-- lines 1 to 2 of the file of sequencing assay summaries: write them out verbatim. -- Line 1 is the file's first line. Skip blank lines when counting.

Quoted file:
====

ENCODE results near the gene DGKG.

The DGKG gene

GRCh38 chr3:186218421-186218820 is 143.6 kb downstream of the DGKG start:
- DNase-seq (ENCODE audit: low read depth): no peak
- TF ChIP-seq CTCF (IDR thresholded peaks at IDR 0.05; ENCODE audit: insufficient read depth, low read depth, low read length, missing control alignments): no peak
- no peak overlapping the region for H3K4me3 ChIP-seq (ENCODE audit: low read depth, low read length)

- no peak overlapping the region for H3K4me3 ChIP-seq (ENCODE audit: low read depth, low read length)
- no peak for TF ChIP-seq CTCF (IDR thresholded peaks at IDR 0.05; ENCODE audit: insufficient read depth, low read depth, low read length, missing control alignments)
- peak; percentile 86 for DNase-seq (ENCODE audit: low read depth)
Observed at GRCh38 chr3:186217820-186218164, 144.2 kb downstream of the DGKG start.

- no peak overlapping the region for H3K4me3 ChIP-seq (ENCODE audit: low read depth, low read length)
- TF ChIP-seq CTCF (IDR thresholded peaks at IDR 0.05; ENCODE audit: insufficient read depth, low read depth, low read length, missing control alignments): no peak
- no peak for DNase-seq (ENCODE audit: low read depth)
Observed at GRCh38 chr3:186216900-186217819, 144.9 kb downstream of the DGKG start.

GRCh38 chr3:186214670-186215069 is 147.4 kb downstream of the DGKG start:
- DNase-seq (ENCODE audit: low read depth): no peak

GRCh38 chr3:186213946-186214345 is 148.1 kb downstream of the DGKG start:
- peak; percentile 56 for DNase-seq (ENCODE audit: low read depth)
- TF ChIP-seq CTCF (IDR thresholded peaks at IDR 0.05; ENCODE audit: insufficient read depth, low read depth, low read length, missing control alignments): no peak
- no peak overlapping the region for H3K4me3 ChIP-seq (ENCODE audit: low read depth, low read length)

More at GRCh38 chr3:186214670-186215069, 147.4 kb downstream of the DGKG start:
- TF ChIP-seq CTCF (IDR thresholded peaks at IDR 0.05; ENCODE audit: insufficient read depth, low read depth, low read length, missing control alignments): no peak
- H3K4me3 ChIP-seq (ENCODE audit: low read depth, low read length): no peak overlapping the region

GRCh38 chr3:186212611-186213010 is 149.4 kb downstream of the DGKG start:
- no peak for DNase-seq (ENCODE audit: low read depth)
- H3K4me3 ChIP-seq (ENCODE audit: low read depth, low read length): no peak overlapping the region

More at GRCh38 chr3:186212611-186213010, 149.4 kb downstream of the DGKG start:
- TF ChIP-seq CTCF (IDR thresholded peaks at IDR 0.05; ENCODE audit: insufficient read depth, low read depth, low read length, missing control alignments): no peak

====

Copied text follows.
ENCODE results near the gene DGKG.

The DGKG gene